So you’re all set to start a business in the Philippines. First things first, do you know which government agencies you need to register your business in? Let us help you out.

Once you have decided on the type of business you want to venture in and have a name for it already, it’s time to register it with the corresponding agencies so you can finally start operating legally! While the list of government agencies you have to be registered in might be overwhelming, we provide you with the “why’s” and “how’s” behind each agency to hopefully let you understand everything better.

Registering Your Business with the Government Agencies

 1. BIR (Bureau of Internal Revenue)

Who Needs to Register?

•  Individual

•  Sole Proprietorship

•  Corporation/Partnership

It all starts with the BIR. You cannot operate your business without your business tax identification number (TIN).

You need to do these at the BIR:

1. Register your business establishment and all its branch offices, if any. You do this at the BIR Revenue District Office (RDO) in the place where your business is located. Once you obtain your Certificate of Registration, you must display it in a conspicuous place within your business establishment.

2. Register your books of accounts. You accomplish this at the same RDO.

3. Request for permit to print and issue receipts and invoices. You must thereafter post a notice in your business premises stating that your establishment issues receipts; and that if no receipt is issued by the cashier, then the customer must ask for one.

In relation to no. 3 above, you must also request for a permit to use a cash register and point of sale (POS) machines, as well as a permit to use loose-leaf books of accounts, accounting records or a computerized accounting system. If your business has branches, each branch must have its own books of accounts.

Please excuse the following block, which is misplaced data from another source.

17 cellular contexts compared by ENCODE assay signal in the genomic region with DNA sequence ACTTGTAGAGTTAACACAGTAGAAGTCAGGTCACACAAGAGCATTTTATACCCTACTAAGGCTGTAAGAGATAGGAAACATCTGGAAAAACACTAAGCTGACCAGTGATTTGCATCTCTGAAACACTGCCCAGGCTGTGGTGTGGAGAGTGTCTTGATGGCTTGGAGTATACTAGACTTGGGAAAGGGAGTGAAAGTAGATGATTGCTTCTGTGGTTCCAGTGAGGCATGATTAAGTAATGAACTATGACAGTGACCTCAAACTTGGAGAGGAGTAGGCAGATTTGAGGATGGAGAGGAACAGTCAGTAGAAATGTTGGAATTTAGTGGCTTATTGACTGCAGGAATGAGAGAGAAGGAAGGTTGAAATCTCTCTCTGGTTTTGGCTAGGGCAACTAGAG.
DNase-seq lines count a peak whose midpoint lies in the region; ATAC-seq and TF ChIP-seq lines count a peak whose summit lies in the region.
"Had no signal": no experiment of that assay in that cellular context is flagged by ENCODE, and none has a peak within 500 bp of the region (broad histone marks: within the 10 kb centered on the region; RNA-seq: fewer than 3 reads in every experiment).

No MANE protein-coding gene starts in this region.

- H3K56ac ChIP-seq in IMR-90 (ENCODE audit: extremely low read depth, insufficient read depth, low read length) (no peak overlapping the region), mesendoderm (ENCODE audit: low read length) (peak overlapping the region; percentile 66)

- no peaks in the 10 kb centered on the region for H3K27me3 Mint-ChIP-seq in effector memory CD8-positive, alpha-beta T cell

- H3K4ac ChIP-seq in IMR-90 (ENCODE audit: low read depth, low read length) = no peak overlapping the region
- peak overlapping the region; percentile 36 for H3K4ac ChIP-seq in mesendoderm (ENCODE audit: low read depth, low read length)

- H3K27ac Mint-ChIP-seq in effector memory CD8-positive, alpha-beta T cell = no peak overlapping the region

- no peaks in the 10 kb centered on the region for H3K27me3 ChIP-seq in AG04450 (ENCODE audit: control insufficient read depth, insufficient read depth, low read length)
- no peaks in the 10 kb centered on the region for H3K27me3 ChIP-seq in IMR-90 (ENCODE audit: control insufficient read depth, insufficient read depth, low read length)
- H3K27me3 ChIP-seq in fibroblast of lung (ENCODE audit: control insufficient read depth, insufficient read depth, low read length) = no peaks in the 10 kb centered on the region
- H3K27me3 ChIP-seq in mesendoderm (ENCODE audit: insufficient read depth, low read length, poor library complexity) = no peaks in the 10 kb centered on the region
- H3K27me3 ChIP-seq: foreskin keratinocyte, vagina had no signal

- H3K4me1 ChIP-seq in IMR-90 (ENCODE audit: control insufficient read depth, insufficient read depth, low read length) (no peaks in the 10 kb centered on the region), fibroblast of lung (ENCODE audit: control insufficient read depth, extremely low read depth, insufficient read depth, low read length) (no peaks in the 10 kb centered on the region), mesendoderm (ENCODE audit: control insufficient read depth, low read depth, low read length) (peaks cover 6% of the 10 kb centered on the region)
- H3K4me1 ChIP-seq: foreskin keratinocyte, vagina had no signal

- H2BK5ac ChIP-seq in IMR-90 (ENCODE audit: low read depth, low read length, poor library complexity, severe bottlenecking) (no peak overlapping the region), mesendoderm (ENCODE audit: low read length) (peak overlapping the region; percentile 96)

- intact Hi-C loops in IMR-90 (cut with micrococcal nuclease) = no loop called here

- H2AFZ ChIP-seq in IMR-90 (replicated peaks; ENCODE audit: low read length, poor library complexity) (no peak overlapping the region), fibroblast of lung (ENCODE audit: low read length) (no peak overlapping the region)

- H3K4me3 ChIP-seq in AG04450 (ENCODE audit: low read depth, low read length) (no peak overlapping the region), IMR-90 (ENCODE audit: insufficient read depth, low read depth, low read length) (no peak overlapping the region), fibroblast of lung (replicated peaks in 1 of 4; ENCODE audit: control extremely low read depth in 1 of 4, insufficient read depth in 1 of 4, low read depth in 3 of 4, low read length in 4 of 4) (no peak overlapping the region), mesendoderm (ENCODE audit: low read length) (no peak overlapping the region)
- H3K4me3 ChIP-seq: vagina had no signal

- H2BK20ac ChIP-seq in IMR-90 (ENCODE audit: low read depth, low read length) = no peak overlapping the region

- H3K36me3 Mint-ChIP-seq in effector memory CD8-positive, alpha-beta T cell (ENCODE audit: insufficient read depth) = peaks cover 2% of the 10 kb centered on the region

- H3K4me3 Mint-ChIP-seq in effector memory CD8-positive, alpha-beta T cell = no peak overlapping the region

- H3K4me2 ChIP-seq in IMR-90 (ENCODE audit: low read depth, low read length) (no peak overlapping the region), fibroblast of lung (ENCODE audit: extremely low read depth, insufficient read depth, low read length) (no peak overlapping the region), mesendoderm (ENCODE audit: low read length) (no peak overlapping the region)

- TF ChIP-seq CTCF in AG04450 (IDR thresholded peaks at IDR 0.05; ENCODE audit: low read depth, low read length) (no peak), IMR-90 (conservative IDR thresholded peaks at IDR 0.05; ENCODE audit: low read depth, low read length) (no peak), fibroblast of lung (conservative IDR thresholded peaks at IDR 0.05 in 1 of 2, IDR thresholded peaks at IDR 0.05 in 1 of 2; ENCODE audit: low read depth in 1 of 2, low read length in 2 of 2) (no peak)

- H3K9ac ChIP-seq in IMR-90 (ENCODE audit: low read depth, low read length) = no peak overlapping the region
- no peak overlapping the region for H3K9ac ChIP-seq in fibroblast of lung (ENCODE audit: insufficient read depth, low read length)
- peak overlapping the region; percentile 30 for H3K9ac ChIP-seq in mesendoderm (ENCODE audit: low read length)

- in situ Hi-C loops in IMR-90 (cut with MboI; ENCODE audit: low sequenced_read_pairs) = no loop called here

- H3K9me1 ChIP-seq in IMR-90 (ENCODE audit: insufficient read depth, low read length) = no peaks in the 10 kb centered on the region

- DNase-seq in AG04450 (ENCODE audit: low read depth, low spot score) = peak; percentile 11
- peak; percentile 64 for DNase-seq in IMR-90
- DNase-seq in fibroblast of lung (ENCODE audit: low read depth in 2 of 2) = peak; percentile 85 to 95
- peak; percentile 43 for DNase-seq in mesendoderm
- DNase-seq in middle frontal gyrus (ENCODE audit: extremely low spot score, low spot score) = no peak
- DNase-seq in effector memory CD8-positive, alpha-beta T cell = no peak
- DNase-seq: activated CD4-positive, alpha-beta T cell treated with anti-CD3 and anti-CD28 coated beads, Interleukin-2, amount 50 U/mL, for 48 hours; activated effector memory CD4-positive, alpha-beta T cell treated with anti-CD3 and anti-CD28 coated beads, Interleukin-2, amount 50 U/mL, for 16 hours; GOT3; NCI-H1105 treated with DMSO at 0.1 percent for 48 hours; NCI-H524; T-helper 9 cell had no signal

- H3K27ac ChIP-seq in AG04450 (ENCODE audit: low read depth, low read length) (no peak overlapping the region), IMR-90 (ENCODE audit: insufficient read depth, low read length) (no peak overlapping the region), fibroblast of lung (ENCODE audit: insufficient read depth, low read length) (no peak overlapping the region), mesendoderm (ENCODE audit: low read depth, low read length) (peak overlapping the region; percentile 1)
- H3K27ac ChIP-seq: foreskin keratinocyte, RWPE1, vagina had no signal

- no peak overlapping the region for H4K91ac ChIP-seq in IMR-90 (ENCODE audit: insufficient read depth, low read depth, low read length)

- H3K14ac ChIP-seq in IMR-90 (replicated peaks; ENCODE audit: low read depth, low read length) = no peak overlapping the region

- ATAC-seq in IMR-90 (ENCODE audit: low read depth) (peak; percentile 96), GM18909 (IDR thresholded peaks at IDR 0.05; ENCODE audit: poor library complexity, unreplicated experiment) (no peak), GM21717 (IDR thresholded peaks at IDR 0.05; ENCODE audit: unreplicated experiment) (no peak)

Related Posts:

•  10 Easy Steps to Registering Your Business With the Bureau of Internal Revenue

•  Everything You Need to Know About the New BIR Ruling on Official Receipts and Invoices

•  BIR: Filing of Tax Returns is Now Electronic

•  A Freelancer’s Guide to Paying Income Tax

2.   DTI (Department of Trade and Industry)

Who Needs to Register?

•  Sole Proprietorship

Before you can conduct business in the country, you need to register a name associated to your business. This is called business name registration (BNR). This is required if a person will use a name other than his true name.

Don’t want to line up at DTI? Register your business name online instead.

Related Posts: 

•  5 Tips for Deciding a Name for Your Business

•  Is Your Business Name Taken? How to Check If Someone Beat You To It

3. SEC (Securities and Exchange Commission)

Who Needs to Register?

•  Corporation/Partnership

The SEC is an agency under the Philippine Department of Finance that is responsible for regulating the securities industry.

It supervises all registered business entities in the country (with the power to suspend and revoke registrations), investigate violations of securities laws and impose sanctions, and make policies with regard to the market in securities.

It also supervises stock and bond brokers as well as the stock exchanges.

4. PEZA (Philippine Economic Zone Authority) /BOI (Bureau of Immigration)

Who Needs to Register?

•  Corporation/Partnership

PEZA is handled by the Department of Trade and Industry.

The PEZA and BOI are focused on businesses that are export-oriented, specifically in designated Special Economic Zones. The BOI is the primary agency responsible for investment promotion in the country and offers a wide range of incentive schemes for both Filipino and foreign investors.

Why Do You Need to Register with PEZA?